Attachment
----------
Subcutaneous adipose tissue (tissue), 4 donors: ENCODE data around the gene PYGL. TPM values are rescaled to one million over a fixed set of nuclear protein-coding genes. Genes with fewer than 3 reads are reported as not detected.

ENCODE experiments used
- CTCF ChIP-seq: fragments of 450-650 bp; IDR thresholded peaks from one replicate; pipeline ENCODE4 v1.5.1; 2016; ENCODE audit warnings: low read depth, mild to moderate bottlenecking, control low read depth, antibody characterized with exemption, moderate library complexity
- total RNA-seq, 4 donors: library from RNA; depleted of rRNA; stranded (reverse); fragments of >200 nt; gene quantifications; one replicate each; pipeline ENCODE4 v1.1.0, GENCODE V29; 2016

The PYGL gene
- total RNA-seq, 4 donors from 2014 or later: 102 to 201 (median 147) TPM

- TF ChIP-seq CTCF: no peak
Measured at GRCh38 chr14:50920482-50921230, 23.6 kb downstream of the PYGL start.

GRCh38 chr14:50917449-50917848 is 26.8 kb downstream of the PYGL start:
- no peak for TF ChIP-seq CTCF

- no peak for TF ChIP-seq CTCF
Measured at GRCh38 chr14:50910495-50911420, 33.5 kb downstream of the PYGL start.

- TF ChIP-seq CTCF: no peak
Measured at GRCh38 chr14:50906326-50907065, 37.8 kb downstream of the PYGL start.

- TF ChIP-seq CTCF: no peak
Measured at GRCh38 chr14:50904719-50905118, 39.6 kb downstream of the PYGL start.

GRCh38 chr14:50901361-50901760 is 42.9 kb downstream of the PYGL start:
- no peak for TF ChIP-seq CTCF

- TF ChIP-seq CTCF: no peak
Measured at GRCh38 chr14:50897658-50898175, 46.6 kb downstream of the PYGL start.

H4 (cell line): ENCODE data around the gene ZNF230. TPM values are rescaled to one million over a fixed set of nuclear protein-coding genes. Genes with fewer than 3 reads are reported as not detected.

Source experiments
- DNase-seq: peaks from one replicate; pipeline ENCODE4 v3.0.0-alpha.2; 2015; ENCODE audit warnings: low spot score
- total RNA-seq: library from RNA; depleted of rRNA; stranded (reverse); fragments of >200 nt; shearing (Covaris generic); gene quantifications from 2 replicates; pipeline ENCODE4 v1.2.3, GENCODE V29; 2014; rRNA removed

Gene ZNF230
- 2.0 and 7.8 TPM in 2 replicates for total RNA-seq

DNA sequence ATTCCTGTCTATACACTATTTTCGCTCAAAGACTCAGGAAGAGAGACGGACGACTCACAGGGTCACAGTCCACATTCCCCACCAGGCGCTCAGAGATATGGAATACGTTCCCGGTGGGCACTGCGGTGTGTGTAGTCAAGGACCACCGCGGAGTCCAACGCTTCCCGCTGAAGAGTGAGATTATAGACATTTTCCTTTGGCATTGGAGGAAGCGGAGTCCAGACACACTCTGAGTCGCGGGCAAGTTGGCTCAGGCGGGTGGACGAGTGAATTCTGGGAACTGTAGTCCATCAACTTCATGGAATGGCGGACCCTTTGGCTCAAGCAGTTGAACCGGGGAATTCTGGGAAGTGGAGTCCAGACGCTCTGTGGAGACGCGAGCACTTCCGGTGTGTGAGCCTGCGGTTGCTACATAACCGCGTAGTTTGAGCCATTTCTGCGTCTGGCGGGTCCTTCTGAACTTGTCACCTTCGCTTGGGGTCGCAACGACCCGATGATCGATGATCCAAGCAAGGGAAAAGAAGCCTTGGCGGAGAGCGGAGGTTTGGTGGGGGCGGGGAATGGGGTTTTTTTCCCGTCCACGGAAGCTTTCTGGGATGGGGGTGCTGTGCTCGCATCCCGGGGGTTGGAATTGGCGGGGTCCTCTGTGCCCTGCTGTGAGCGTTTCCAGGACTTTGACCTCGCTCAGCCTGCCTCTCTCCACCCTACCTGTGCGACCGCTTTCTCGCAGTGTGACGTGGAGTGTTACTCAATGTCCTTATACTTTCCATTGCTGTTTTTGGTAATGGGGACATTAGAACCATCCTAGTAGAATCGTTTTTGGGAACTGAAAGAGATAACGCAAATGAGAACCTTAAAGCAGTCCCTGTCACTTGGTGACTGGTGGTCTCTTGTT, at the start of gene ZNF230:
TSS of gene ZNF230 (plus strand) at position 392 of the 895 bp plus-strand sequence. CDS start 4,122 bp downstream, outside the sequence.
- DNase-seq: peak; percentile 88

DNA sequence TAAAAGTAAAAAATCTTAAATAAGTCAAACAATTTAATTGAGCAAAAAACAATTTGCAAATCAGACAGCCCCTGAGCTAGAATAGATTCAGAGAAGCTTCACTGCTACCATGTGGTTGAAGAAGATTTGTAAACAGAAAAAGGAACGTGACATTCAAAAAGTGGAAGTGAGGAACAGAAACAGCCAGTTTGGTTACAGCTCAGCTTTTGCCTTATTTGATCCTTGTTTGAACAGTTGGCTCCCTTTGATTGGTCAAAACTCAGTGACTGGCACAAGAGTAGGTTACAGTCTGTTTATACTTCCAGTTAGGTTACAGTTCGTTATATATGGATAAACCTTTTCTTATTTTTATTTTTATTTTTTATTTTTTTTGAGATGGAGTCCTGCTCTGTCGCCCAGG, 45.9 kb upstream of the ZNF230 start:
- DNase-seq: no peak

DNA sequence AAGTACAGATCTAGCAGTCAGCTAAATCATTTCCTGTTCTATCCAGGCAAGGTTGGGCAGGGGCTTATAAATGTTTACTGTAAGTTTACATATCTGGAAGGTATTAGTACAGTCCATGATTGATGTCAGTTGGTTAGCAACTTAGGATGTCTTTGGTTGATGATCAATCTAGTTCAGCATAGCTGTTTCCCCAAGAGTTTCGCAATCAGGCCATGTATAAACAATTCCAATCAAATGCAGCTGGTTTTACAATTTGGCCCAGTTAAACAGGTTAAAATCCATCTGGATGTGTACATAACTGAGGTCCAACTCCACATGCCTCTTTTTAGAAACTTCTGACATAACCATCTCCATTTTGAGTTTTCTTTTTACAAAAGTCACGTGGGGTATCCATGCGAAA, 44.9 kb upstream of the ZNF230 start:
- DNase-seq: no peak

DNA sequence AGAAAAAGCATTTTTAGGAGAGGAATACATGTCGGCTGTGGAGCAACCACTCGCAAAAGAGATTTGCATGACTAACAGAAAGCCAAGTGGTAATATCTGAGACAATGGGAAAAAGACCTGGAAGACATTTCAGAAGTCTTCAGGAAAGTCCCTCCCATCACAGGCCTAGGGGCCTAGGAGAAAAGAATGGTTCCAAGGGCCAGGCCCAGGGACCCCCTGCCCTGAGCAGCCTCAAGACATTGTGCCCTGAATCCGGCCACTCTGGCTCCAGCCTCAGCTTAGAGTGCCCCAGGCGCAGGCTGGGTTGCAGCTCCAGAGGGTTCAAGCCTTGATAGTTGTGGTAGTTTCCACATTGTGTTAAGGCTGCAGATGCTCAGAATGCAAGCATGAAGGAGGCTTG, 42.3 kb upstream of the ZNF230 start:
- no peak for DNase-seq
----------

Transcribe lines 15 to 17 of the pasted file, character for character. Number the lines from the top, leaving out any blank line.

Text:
- TF ChIP-seq CTCF: no peak
Measured at GRCh38 chr14:50904719-50905118, 39.6 kb downstream of the PYGL start.

GRCh38 chr14:50901361-50901760 is 42.9 kb downstream of the PYGL start: